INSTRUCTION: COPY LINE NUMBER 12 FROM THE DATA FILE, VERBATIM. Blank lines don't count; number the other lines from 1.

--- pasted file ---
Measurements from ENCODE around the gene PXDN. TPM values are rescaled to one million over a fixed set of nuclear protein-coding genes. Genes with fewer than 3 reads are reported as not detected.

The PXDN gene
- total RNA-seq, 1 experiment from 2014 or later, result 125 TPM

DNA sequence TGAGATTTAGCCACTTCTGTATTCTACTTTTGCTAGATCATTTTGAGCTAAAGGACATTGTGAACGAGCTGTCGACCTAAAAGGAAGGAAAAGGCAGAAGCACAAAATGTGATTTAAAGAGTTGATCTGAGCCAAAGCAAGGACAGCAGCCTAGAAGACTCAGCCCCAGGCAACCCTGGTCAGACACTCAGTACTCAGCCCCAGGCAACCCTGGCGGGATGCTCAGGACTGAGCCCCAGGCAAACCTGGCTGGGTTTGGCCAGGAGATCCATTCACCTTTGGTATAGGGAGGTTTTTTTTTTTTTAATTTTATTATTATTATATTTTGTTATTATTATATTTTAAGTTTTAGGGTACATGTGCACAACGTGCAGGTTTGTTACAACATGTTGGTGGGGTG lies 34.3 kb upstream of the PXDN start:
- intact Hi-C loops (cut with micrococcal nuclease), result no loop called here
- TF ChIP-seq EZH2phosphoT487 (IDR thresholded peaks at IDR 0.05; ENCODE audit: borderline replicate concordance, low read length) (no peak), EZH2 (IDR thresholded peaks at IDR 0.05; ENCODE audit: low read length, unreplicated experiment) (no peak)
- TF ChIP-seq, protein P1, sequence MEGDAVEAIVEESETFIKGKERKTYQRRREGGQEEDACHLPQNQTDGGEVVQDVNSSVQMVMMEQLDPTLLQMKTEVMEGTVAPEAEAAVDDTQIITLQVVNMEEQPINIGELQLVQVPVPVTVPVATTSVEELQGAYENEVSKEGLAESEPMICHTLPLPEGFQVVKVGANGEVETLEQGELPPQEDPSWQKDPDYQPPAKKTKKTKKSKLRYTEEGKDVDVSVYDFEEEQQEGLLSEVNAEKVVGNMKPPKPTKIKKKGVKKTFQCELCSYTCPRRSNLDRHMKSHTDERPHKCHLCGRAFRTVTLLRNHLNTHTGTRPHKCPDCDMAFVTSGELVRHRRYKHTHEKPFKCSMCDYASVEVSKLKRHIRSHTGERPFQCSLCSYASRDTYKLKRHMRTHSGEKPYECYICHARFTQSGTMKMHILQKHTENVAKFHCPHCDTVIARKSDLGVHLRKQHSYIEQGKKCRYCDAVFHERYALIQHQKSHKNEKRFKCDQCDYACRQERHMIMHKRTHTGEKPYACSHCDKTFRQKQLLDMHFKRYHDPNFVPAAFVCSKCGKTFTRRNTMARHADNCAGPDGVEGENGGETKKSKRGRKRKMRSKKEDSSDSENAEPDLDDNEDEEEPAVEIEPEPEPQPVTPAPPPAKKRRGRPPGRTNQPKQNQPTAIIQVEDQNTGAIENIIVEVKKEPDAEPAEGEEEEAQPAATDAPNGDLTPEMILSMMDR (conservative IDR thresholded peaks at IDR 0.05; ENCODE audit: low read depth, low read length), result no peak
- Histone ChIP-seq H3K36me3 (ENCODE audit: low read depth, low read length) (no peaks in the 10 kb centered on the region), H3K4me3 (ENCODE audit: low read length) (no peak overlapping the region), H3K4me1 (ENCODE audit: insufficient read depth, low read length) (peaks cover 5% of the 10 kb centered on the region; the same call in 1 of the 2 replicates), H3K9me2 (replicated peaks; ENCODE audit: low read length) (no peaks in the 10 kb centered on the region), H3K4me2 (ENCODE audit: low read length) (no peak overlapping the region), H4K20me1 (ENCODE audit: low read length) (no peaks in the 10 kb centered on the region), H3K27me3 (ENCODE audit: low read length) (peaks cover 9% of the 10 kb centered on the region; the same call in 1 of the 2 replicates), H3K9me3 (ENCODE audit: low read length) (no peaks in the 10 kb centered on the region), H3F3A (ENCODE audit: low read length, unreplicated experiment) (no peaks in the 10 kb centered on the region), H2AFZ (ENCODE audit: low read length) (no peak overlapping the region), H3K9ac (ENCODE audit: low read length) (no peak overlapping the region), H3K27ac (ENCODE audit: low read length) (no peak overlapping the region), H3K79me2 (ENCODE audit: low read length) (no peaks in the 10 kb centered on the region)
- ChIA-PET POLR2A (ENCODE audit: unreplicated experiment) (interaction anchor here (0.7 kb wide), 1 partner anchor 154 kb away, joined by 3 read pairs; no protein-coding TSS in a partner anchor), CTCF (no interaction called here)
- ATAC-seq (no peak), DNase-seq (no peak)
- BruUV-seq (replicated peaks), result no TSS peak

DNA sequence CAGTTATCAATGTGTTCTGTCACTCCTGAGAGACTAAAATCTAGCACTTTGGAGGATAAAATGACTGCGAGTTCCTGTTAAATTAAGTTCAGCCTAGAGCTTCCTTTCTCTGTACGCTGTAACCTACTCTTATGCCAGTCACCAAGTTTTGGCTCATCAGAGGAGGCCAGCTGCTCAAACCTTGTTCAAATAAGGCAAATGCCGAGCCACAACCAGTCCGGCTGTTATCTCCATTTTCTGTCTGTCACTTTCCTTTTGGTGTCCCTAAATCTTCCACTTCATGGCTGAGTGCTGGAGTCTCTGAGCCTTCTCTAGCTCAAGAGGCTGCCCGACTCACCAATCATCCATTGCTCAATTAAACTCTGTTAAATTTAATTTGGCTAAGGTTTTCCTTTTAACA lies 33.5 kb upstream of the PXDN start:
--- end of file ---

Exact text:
DNA sequence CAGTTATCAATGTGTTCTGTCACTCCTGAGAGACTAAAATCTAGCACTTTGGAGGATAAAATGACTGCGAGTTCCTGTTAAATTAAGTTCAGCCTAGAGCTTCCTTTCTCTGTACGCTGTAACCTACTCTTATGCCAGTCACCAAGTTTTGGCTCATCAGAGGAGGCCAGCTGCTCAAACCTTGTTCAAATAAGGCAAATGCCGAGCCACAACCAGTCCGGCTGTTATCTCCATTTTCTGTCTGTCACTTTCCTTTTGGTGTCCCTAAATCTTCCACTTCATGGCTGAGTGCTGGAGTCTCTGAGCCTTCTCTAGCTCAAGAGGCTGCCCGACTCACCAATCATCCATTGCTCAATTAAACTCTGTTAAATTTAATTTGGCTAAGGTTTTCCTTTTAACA lies 33.5 kb upstream of the PXDN start: